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How to Stop the Killing

January 14th, 2013
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This was posted today on the Missouri Synod’s “Witness, Mercy, Life Together Blog” by the Synod’s Chief Mission Officer, Rev. Gregory K. Williamson, a long time US Army chaplain. I thought it was excellent.

The Fifth Commandment

You shall not murder.

What does this mean? We should fear and love God so that we do not hurt or harm our neighbor in his body, but help and support him in every physical need.

The recent murders in Connecticut have spawned debates about the growing violence within American society. Debates include gun control, mental health, school security, and parental responsibility. Most experts recommend action by local, state, or federal governments to better secure our society—legislate new laws to protect our children, more aggressive intervention for the emotionally disturbed, more oversight by social welfare agencies, but few, if any, have addressed the acts of murder as a moral and spiritual problem.

Simply put, the experts do not include sin and the old nature. The Bible records the first murder in Genesis chapter 4, “And Cain talked about Abel his brother: and it came to pass, when they were in the field, that Cain rose up against Abel his brother, and slew him.” Not long into mankind’s history do we encounter murder, and not much has changed.

The old nature’s inclinations are close at hand every moment of every day. Scriptures exhort the wise to flee temptation; yet, to flirt with sin is titillating and stimulates the worst within us. Even those who do not process evil from a Christian perspective recognize the danger of a society that inoculates itself to violence and stimulates the passions within by vicarious means.

Lt. Col. Dave Grossman, author of “On Killing: The Psychological Cost of Learning to Kill in War and Society,” writes in 1996,

 In video arcades children stand slack jawed but intent behind machine guns and shoot at electronic targets that pop up on the video screen. When they pull the trigger the weapon rattles in their hand, shots ring out, and if they hit the “enemy” they are firing at, it drops to the ground, often with chunks of flesh flying in the air.[1]

Grossman goes on to say,

This new “pseudo reality” will make it possible to replicate all the gore and violence of popular violent movies, except now you are the one who is the star, the killer, the slayer of thousands.[2]

He concludes by saying,

That force [innate rebellion against killing] has existed in man throughout recorded history, and military history can be interpreted as a record of society’s attempt to force its members to overcome their resistance in order to kill more effectively in battle.[3]

Following the massacre in Connecticut, Lt. Col. Grossman shared his concerns about the desensitizing of our society to violence via movies, television, and video games. I, for one, appreciate his call for less violence within the media; however, what Grossman fails to see is what faith reveals. That is, the innate force within mankind is not rebellion against killing; but, on the contrary, the old nature seeking to satisfy bloodlust.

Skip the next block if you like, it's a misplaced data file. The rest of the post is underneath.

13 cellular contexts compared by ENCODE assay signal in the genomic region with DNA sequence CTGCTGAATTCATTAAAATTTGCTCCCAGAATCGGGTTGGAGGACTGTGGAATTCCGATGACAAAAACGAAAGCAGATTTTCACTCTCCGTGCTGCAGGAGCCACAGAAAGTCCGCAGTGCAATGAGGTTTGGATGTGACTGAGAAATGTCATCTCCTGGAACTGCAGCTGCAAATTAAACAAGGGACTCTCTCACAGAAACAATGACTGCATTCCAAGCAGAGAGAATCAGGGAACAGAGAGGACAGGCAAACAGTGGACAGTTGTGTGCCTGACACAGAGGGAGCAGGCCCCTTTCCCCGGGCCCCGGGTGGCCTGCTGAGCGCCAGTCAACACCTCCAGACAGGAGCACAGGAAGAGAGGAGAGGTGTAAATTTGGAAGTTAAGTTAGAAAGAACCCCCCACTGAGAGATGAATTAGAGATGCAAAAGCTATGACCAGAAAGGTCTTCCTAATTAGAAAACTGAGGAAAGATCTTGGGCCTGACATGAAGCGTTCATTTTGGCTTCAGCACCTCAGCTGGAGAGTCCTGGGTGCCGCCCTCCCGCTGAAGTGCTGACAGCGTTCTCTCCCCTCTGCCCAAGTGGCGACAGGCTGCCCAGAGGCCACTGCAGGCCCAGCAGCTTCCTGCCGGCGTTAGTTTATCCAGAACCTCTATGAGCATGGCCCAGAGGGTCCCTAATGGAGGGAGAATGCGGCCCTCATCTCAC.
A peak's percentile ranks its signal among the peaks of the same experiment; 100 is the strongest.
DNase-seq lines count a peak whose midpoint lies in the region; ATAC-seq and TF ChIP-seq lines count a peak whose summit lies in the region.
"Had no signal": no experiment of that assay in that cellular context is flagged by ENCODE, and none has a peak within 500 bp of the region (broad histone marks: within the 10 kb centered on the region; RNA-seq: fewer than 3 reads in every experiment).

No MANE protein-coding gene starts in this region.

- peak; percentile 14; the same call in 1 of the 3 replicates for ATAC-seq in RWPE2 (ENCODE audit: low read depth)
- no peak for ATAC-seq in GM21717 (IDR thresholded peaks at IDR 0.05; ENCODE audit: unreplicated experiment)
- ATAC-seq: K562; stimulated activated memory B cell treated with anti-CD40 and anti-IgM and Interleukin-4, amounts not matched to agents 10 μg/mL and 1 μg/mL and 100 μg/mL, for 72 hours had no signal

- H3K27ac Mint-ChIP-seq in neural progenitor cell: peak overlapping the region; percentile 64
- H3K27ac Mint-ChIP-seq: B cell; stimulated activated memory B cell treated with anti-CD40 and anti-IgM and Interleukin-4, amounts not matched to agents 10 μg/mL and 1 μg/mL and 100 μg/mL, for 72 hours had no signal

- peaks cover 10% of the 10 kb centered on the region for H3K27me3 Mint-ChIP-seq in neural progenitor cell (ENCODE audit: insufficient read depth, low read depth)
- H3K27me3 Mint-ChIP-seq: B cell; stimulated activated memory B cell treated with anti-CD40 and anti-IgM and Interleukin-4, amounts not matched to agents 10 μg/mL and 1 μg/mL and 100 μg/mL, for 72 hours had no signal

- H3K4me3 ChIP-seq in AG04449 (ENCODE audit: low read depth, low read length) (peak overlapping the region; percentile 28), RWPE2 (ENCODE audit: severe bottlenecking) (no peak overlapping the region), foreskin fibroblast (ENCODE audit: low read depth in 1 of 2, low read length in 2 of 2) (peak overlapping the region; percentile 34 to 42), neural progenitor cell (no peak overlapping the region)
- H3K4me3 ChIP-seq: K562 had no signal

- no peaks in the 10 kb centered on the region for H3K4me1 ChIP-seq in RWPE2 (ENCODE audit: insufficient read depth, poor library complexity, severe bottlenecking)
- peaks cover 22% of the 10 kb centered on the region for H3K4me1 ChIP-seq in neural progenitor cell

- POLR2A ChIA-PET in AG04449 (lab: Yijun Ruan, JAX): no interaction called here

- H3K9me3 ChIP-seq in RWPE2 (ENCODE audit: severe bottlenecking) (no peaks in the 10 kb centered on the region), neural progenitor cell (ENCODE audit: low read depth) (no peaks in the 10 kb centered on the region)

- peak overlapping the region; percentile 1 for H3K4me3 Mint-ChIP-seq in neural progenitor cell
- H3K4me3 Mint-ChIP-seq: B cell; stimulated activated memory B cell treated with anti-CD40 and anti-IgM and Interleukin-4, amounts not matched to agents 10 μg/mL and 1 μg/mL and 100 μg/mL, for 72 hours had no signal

Without God’s intervention there would be no moments of safety, peace, and tranquility; rather, the constant world state would be violence, murder, and massacre. No human laws, ordinances, or constraints can check this “old Adam.” This is the tragic plight of humanity without the gracious intervention of God through Christ Jesus our Lord.

Another soldier, General Douglas MacArthur, references this innate propensity to violence and war in his speech at the surrender of the Japanese on September 2, 1945 and again in his farewell speech to congress April 19, 1951 where he said,

Men since the beginning of time have sought peace.  . . . The problem basically is theological and involves a spiritual recrudescence and improvement of human character that will synchronize with our almost matchless advances in science, art, literature and all material and cultural developments of the past two thousand years, It must be of the spirit if we are to save the flesh.[4]

MacArthur points to a solution to war and violence that is spiritual, a spiritual “recrudescence.” More precisely, and from a Lutheran understanding, it is only through the atoning work of Christ and the renewing of the Spirit that any has hope. This hope was given to us through the waters of Baptism where we were clothed with the righteousness of Christ—a true spiritual renewal.

In a society desensitized by violence, it behooves Christians to walk circumspectly, not in accordance with the wisdom of this world, but by faith.  As St. Paul writes to the Colossians,

Let the peace of Christ rule in your hearts, since as members of one body you were called to peace. And be thankful. Let the message of Christ dwell among you richly as you teach and admonish one another with all wisdom through psalms, hymns, and songs from the Spirit, singing to God with gratitude in your hearts. And whatever you do, whether in word or deed, do it all in the name of the Lord Jesus, giving thanks to God the Father through him.[5]

–Gregory K. Williamson
Chief Mission Officer – LCMS


[1] Lt. Col. David Grossman, On Killing: The Psychological Cost of Learning to Kill in War and Society, 1st ed., (New York: Back Bay Books; Little, Brown and Company, 1996) 314.